copyright StockVault

copyright StockVault

One of the greater uncertanties about Avian Influenza is why it is not efficiently transmitted among humans. Thus, it is clear how likely it is that the virus is able to cross this barrier and a more efficient line appears. For example, until now the H5N1 was transmitted mainly to breeders and people in very close and extended contact with poultry.

The entrance door of Influenza in mammals is the respiratory tract, primarily ciliated cells of the respiratory epithelium, where inhaled saliva droplets come in. One of the reasons already approached for the inefficient transmission of avian viruses in humans is the difference of type of sialic acid.

In our respiratory tract, the acid α2,6 prevails in the upper part, region of nasal cavities and pharynx, while the α2,3 occurs mainly in the lower respiratory tract, alveoli, bronchi and other pulmonary cells. Human viruses have hemagglutinin (HA) with more affinity with sugars which terminate in α2,6-sialic acid and thus they can be replicated in the upper tract and better dispersed through cough and sneezes. In turn, the avian viruses have more affinity with sugars terminated in α2,3, prevailing in the digestive system of birds.

Another reason is the metabolic difference. Humans have an average body temperature of 37°C and birds between 40°C and 41°C. The temperature has a great influence in the protein structure and the virus needs several changes before getting bound to mammal receptors below 40°C. This difference is more stressed by the infection spots. While in birds the influenza virus infects the digestive system, which is at the same temperature of the body, 40-41°C, in mammals the respiratory system is cooled by the inhaled air and in the nasal region it reaches temperatures until 32°C, producing a gradient which ends in 37°C in the lungs. A recent work tested a way of adaptation.

Growing human epithelial cells, a group of American and British researchers was able to test several conditions of infection by avian and human viruses in temperatures of 32 °C and 37 °C, simulating both upper and lower respiratory tract. It was already demonstrated in avian viruses that a mutation in the amino acid 627 in the PB2 subunit of the virus polymerase (the enzyme responsible for coping its genome) has an important role in the sensitivity to temperature. The same mutation was able to make the H5N1 more infective in mice. For this reason, it was induced in human viruses in experiments in order to “avianize” the lines and test its influence in infectivity.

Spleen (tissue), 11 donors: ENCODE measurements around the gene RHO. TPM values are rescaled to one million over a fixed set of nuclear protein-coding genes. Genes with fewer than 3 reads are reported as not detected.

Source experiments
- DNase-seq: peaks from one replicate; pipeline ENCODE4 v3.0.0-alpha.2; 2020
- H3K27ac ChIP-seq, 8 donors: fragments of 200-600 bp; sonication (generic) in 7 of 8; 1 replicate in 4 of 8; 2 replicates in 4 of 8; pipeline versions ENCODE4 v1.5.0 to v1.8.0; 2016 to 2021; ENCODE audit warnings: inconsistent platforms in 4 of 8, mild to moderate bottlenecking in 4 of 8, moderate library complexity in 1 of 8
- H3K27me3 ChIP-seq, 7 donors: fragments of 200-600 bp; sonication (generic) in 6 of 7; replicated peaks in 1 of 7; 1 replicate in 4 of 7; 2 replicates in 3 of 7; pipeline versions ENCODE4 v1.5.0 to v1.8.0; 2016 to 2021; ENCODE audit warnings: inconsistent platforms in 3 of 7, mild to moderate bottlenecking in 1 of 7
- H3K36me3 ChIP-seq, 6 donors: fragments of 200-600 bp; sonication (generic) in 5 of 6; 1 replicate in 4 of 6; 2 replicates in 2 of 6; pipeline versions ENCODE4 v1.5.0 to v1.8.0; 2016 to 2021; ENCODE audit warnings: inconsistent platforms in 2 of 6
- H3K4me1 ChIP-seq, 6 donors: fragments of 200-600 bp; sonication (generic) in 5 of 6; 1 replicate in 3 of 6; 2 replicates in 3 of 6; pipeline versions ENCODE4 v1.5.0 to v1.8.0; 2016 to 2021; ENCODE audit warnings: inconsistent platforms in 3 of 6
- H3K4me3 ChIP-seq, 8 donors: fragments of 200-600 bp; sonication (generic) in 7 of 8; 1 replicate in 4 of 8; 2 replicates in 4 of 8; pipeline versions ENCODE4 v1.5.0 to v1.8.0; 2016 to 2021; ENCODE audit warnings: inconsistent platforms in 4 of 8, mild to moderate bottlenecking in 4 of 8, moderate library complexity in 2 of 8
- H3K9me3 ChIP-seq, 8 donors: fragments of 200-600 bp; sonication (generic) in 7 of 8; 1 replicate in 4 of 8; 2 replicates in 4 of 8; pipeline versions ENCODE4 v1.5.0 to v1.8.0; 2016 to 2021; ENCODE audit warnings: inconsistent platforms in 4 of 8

While the model of human virus – A/Victoria/3/75 (H3N2) – replicated both at 32°C and 37°C, the avian model – A/Dk/Eng/62 (H4N6) – replicated between one thousand and ten thousand folds less at 32°C than 37°C, where it produced almost the same number of particles than the human virus. In other words, although the avian virus grows well at a temperature equivalent to that of the lungs, the same does not occurs in the upper airway so the virus cannot be transmitted efficiently.

Given the amazing result, new human lines – A/Eng/26/99 (H3N2) and A/Udorn/307/72 (H3N2) – and avian – A/Dk/Sing/97 (H5N3) – were tested and the differences were confirmed. Human lines grew well in both temperatures and avian lines grew less in lower temperatures. Even the avian H5N1 isolated from a fatal human case (A/VN/1203/04) was tested and behaved in the same way.

When the human viruses were “avianezed” through mutation of the amino acid 627 of humans (Lysine) to the most common amino acid in birds (Glutamic Acid), in order to confirm if the mutation in PB2 would be responsible for the better growth at 32 °C, the difference was not confirmed. It was necessary to add to human viruses more characteristics of avian viruses, Hemagglutinin (HA) and Neuraminidase (NA), inducing the virus to use more the α2,3-sialic acid in order to reduce the growth in lower temperatures.

That indicates that the amino acid 627 can be an important region in the adaptation of avian viruses for humans and it should be followed during the emergence of pandemic viruses such as H5N1. However, other changes also have an important role, and a rearrangement with human viruses which could transmit HA and NA able to bind more easily to the upper ciliated epithelium could cause a big trouble.

Scull MA, Gillim-Ross L, Santos C, Roberts KL, Bordonali E, Subbarao K, Barclay WS, & Pickles RJ (2009). Avian Influenza virus glycoproteins restrict virus replication and spread through human airway epithelium at temperatures of the proximal airways. PLoS pathogens, 5 (5) PMID: 19436701